Routines and the discipline of limits also provide a sense of order to the child. They, therefore, can encourage the formation of a child-felt sense of security. However, how the routines and limits are established and implemented by parents is as important as the routines and limits themselves. If parents enact routines and limits in a rigid, unresponsive manner or carry out discipline in an authoritarian way, they will create angry, uncooperative and resistant children.

When children are about 1 or 2 years of age they strive for a personal autonomy and as a result they become willful. This begins a significant period in the life of the child. When children start to manifest this normal behavior, it is very important for parents to involve them, as much as is reasonably possible, in the development and execution of the routines and the creation of the limits.

If limits or decisions are made for a person, s/he usually resists, forgets and/or does not follow them. However, as a large body of research has demonstrated, when a person is involved in making the very limits and decisions which will structure their life, the individual will develop a sense of personal ownership of those limits and decisions. It is as if they become part of the limits and the limits become part of them. The decisions are their decisions. As a result, the individual is far more likely to abide by those limits than if the limits are made for them by somebody else.

The following scenarios incorporate this principle or provide adaptations of it. They are examples of what parents can say to their toddler or preschool-aged child in typical child-rearing situations.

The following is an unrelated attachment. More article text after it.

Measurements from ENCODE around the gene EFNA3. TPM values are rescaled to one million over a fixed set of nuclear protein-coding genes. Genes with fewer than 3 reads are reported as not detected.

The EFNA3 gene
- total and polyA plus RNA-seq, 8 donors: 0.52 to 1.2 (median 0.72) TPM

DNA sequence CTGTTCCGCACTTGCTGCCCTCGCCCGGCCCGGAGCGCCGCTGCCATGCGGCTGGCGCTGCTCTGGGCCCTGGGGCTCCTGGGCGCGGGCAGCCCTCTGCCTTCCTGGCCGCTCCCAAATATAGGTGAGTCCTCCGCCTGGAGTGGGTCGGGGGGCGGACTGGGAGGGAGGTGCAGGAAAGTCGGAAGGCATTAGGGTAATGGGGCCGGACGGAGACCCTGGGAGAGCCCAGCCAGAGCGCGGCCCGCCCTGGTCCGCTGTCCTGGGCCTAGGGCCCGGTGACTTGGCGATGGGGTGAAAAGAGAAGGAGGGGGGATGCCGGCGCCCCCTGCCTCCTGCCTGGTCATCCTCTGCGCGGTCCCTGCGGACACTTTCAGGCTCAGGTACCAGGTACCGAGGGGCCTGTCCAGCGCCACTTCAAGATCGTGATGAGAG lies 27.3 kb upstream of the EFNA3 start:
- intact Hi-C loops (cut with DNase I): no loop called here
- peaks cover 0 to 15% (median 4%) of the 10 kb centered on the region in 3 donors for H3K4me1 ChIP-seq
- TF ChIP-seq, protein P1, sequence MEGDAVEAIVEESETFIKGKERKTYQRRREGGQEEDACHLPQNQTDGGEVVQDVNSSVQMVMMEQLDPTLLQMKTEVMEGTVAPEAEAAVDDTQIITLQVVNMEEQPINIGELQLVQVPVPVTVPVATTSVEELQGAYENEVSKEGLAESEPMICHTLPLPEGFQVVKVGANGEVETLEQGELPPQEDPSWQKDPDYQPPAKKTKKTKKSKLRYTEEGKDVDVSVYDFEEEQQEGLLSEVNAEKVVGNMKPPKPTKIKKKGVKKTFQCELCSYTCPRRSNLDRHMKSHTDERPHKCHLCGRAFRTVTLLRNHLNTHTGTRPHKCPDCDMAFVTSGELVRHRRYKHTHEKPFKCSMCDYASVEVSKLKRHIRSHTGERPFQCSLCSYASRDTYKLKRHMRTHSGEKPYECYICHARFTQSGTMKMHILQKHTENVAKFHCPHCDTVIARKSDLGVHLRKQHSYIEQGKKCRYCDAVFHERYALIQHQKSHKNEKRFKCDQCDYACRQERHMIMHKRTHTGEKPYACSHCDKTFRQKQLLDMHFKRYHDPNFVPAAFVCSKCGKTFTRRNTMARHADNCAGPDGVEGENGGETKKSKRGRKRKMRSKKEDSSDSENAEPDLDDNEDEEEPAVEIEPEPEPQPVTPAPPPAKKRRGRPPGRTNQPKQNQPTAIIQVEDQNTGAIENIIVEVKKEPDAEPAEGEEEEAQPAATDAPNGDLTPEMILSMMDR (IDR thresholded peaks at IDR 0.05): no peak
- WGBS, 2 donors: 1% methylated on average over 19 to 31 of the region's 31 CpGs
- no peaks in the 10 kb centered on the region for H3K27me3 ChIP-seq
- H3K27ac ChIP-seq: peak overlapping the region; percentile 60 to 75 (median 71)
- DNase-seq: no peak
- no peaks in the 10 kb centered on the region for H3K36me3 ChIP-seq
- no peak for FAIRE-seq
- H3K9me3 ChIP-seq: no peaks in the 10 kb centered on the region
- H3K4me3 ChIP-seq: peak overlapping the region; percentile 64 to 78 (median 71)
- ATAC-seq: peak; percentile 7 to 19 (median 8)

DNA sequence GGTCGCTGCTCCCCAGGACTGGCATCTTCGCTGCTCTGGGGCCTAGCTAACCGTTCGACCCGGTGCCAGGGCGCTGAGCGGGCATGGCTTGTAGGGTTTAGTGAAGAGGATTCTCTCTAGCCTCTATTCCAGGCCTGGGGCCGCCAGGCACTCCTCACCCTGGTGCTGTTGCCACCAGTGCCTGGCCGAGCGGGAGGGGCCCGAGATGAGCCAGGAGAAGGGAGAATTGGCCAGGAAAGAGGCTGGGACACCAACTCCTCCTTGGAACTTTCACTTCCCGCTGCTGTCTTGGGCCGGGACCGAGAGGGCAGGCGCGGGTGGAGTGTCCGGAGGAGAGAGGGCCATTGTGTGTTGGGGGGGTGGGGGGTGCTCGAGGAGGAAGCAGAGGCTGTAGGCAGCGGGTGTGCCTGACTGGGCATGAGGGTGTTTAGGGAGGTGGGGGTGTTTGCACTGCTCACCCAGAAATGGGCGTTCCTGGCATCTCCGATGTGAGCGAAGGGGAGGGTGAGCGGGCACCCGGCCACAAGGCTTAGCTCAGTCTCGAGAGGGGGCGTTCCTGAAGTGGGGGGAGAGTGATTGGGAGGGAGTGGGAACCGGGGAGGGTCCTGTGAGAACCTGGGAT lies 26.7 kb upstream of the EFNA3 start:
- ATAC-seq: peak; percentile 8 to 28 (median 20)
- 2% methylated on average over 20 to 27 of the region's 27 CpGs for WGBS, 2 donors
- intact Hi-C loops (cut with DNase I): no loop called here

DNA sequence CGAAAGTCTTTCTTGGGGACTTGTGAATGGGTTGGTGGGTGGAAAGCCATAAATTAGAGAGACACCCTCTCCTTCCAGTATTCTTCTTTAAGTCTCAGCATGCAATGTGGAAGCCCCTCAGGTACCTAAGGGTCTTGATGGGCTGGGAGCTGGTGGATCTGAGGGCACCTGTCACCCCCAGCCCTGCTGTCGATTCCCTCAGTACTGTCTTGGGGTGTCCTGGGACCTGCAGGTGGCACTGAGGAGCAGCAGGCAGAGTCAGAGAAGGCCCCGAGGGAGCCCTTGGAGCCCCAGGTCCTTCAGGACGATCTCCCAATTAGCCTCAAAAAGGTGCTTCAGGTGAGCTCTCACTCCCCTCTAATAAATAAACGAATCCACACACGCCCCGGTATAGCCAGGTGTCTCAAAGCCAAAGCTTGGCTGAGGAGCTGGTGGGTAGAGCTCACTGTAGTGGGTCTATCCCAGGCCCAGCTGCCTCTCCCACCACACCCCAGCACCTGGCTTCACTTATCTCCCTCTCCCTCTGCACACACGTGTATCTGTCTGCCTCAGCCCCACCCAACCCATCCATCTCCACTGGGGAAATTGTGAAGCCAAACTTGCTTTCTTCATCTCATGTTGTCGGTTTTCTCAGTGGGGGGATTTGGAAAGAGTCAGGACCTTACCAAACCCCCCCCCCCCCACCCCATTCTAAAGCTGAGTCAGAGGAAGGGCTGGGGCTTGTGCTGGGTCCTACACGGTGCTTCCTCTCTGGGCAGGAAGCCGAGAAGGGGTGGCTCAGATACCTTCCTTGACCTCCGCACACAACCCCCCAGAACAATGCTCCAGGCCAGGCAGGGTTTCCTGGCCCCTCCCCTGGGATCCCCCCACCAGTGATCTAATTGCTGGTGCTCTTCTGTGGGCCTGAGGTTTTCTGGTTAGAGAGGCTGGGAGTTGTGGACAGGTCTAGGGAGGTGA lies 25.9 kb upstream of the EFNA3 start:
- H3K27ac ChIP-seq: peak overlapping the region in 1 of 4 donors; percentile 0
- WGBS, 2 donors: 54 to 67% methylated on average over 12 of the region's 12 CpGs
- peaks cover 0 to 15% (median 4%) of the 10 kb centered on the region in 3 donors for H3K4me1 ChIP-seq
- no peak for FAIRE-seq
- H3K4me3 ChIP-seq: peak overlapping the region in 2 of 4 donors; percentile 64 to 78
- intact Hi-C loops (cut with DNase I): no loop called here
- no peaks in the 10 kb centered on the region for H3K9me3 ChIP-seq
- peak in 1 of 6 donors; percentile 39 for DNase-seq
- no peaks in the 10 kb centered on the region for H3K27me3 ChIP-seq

Scenario 1

To encourage a normally willful 1 or 2 year-old child, in the morning, to follow the routines of getting dressed and eating breakfast: “Would you like to wear your blue dress or your jumper?” Or, “Would you like your milk in your Sesame Street cup or your yellow cup?” Or, “Would you like some cereal or French toast?”

Scenario 2

Motivating your children to eat their vegetables at home begins when you and your youngsters are shopping at the vegetable counter at the grocery store. “David, I need your help. What vegetables should we have for dinner tonight? Should we have peas, green broccoli trees, or beans? What vegetables should we eat tonight?”

Scenario 3

“Johnny, Mommy is tired and would like to rest with you. What book could we look at together? Choose a book and then come lie down with Mommy.”

Scenario 4

To facilitate the routine of brushing teeth at bedtime, a parent can say: “Shelly, would you like to brush your teeth with the striped toothpaste or the green toothpaste?”